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The Supreme Court reversed Defendant’s conviction for domestic abuse assault, third offense, and remanded this case for a new trial, holding that Defendant received ineffective assistance of counsel because his trial counsel failed to request a jury instruction defining “household member.” The court thus vacated the decision of the court of appeals, which affirmed the conviction over a dissent. The majority concluded that defense counsel had breached an essential duty by failing to request the definition instruction but that Defendant failed to show prejudice because the State had presented sufficient evidence of cohabitation. The Supreme Court held (1) because the central issue at trial was whether Defendant and the victim had been cohabitating, the jury should have been given the definition instruction, which accurately set forth the factors bearing on that issue; and (2) therefore, defense counsel’s failure to request the instruction was prejudicial, necessitating a new trial. View "State v. Virgil" on Justia Law

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Defendant, a juvenile, pleaded guilty to four counts of willful injury causing serious injury. Pursuant to the plea agreement, the district court sentenced Defendant to indeterminate sentences not to exceed ten years on each of the four counts to run consecutively for a maximum sentence of forty years. No mandatory minimum sentence was imposed, but because Defendant’s crime was a forcible felony, the sentencing judge was unable to consider a deferred judgment or probation as a sentencing option. Defendant filed a motion to correct an illegal sentence, which the district court denied. The Supreme Court affirmed the judgment of the district court, holding (1) the forcible felony sentencing statute, Iowa Code 907.3, is not unconstitutional as applied to juvenile offenders; and (2) in considering a motion to correct an illegal sentence, the district court is not required to conduct an individualized sentencing hearing as to all juveniles regardless of whether the sentence has a mandatory term of years. View "State v. Propps" on Justia Law

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This case that arose out of the same facts and presented the same issues addressed in a companion case also decided today, State v. Williams, __ N.W.2d __ (Iowa 2017). At issue was whether Defendants’ rights were violated by the failure to bring formal charges against them within forty-five days of their arrest. The district court denied Defendant’s motions to dismiss for violation of their speedy trial rights. Relying on case precedent interpreting the speedy trial to find that the time to file an indictment commenced when Defendant reasonably believed he had been arrested, the court of appeals reversed. The Supreme Court vacated the decision of the court of appeals and affirmed the judgment of the district court based on the reasoning in Williams, holding that the speedy indictment rule is properly interpreted to commence upon arrest only when the arrest is completed by making an initial appearance. View "State v. Smith" on Justia Law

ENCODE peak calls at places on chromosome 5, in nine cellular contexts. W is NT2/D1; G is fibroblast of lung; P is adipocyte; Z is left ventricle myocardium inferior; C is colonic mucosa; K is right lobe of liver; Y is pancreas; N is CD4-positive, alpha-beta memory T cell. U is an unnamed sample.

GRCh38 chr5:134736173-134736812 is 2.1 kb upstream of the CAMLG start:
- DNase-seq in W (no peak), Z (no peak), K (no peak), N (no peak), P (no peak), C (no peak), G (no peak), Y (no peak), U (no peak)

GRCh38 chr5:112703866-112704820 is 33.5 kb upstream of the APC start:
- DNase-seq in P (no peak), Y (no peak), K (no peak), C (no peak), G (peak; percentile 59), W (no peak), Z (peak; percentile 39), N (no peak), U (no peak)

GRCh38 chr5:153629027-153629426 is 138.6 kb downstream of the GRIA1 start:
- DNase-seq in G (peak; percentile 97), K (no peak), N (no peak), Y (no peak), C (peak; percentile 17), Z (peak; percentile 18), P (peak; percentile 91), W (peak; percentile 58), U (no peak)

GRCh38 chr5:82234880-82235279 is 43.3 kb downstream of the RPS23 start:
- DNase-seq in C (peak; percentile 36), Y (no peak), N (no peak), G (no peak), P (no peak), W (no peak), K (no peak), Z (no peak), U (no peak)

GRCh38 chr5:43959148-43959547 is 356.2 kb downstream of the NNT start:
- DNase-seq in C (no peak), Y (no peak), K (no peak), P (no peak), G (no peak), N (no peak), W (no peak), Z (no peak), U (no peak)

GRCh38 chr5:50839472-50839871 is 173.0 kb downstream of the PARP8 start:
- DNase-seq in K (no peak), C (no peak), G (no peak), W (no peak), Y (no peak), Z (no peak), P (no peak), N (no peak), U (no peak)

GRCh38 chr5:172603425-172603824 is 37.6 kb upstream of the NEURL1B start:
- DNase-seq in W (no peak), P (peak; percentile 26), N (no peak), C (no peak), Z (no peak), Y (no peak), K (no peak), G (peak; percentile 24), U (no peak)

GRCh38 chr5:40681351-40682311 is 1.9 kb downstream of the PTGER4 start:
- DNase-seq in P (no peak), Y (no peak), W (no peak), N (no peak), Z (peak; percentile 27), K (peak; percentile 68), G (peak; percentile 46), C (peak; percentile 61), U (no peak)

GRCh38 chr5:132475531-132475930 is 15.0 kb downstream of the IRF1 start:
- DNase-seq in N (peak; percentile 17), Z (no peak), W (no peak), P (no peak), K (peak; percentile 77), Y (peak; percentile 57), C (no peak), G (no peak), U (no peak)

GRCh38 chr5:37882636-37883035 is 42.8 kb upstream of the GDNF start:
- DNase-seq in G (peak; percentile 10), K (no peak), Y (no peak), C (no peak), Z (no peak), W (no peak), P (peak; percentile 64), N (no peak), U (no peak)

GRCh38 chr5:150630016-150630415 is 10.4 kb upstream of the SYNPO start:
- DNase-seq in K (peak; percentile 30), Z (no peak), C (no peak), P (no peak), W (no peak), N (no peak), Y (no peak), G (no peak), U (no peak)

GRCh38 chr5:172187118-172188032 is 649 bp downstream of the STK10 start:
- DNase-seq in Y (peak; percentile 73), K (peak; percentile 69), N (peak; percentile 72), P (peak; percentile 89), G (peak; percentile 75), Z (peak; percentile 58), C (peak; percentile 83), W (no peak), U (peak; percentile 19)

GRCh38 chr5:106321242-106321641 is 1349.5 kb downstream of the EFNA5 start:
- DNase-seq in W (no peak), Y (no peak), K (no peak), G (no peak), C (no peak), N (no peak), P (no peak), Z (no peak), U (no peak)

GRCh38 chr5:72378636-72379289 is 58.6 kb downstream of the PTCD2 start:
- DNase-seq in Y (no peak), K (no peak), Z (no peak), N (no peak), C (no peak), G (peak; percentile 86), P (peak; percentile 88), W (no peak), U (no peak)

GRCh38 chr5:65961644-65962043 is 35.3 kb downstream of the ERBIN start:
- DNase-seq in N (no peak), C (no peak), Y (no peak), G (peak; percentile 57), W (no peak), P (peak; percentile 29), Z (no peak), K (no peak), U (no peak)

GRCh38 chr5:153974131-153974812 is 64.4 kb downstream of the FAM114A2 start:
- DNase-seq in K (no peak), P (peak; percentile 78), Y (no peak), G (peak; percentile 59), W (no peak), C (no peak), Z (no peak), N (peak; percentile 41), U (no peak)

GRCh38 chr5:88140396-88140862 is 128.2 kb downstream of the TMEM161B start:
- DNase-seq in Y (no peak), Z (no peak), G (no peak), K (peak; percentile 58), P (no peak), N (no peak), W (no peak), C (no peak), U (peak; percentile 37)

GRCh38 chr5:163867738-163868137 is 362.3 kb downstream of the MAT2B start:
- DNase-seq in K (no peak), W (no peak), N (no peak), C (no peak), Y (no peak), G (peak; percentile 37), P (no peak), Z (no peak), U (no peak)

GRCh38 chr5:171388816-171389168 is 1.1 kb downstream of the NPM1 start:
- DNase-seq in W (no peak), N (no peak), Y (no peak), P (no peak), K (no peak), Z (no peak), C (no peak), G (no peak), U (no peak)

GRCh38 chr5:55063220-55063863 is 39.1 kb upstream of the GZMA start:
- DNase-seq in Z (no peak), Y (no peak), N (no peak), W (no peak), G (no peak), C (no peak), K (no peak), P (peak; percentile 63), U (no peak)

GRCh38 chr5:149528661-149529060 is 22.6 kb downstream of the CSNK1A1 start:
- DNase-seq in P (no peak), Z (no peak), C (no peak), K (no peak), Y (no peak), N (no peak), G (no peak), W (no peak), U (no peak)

Posted in: Criminal Law

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The speedy indictment rule is properly interpreted to commence upon arrest only when the arrest is completed by making an initial appearance. At issue in this case was whether Defendants’ rights were violated by the failure to bring formal charges against them within forty-five days of their arrest. The district court denied Defendants’ motions to dismiss for violation of their speedy indictment rights. The court of appeals reversed, relying on case precedent interpreting the speedy indictment rule to find that the time to file an indictment commenced when Defendant in this case reasonably believed he had been arrested. The Supreme Court reversed, holding that the speedy indictment rule is triggered from the time a person is taken into custody, but only when the arrest is completed by taking the person before a magistrate for an initial appearance. View "State v. Williams" on Justia Law

Posted in: Criminal Law

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The speedy indictment rule commences upon arrest only when the arrest is completed by making an initial appearance. Therefore, the speedy indictment rule does not require the dismissal of a trial information against a defendant filed more than forty-five days after the defendant was taken into custody, interrogated, and released without the filing of a criminal complaint. This case arose out of the same facts and presented the same issues address in a companion case also decided today, State v. Williams, __ N.W.2d __ (Iowa 2017). The district court concluded that Defendant’s speedy indictment rights had not been violated. The court of appeals reversed. Based on the reasoning in Williams, the Supreme Court vacated the decision of the court of appeals and affirmed the judgment of the district court. View "State v. Washington" on Justia Law